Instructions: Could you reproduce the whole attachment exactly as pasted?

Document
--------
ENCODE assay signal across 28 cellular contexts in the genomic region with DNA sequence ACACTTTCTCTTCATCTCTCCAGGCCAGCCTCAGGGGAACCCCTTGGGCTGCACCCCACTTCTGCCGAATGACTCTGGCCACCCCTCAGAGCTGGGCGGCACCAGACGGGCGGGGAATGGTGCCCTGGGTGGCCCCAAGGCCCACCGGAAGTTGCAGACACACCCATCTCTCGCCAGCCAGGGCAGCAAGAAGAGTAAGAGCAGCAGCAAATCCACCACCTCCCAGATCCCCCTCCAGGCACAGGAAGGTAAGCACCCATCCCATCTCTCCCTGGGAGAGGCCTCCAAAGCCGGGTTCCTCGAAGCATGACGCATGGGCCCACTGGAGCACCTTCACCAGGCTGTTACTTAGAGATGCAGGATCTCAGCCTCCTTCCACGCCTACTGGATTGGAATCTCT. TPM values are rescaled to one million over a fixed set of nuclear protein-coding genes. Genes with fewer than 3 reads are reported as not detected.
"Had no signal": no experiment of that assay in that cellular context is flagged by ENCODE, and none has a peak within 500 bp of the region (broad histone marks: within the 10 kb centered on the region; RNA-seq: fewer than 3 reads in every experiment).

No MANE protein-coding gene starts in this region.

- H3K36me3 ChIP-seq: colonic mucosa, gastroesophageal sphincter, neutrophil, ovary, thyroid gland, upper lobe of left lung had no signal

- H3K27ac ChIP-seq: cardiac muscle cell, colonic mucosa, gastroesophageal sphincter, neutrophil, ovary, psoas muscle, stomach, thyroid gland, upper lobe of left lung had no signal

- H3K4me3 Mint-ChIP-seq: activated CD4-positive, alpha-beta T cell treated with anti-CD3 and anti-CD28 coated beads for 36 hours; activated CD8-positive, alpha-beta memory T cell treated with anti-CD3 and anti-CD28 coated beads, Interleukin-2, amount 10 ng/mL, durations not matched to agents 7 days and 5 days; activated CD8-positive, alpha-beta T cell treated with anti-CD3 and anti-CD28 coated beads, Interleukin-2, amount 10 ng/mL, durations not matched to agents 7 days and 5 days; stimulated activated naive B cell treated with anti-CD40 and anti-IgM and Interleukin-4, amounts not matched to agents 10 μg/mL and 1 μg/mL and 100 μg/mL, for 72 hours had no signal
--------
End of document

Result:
ENCODE assay signal across 28 cellular contexts in the genomic region with DNA sequence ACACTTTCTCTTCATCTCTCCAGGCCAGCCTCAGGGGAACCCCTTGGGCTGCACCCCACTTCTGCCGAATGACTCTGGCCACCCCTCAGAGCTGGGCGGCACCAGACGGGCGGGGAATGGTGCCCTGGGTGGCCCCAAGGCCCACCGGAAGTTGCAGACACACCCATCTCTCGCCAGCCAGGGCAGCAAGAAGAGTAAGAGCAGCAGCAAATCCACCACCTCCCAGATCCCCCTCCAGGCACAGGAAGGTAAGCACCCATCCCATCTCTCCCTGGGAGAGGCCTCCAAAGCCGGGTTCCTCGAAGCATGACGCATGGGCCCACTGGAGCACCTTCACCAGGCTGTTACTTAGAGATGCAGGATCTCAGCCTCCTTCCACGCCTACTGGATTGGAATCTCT. TPM values are rescaled to one million over a fixed set of nuclear protein-coding genes. Genes with fewer than 3 reads are reported as not detected.
"Had no signal": no experiment of that assay in that cellular context is flagged by ENCODE, and none has a peak within 500 bp of the region (broad histone marks: within the 10 kb centered on the region; RNA-seq: fewer than 3 reads in every experiment).

No MANE protein-coding gene starts in this region.

- H3K36me3 ChIP-seq: colonic mucosa, gastroesophageal sphincter, neutrophil, ovary, thyroid gland, upper lobe of left lung had no signal

- H3K27ac ChIP-seq: cardiac muscle cell, colonic mucosa, gastroesophageal sphincter, neutrophil, ovary, psoas muscle, stomach, thyroid gland, upper lobe of left lung had no signal

- H3K4me3 Mint-ChIP-seq: activated CD4-positive, alpha-beta T cell treated with anti-CD3 and anti-CD28 coated beads for 36 hours; activated CD8-positive, alpha-beta memory T cell treated with anti-CD3 and anti-CD28 coated beads, Interleukin-2, amount 10 ng/mL, durations not matched to agents 7 days and 5 days; activated CD8-positive, alpha-beta T cell treated with anti-CD3 and anti-CD28 coated beads, Interleukin-2, amount 10 ng/mL, durations not matched to agents 7 days and 5 days; stimulated activated naive B cell treated with anti-CD40 and anti-IgM and Interleukin-4, amounts not matched to agents 10 μg/mL and 1 μg/mL and 100 μg/mL, for 72 hours had no signal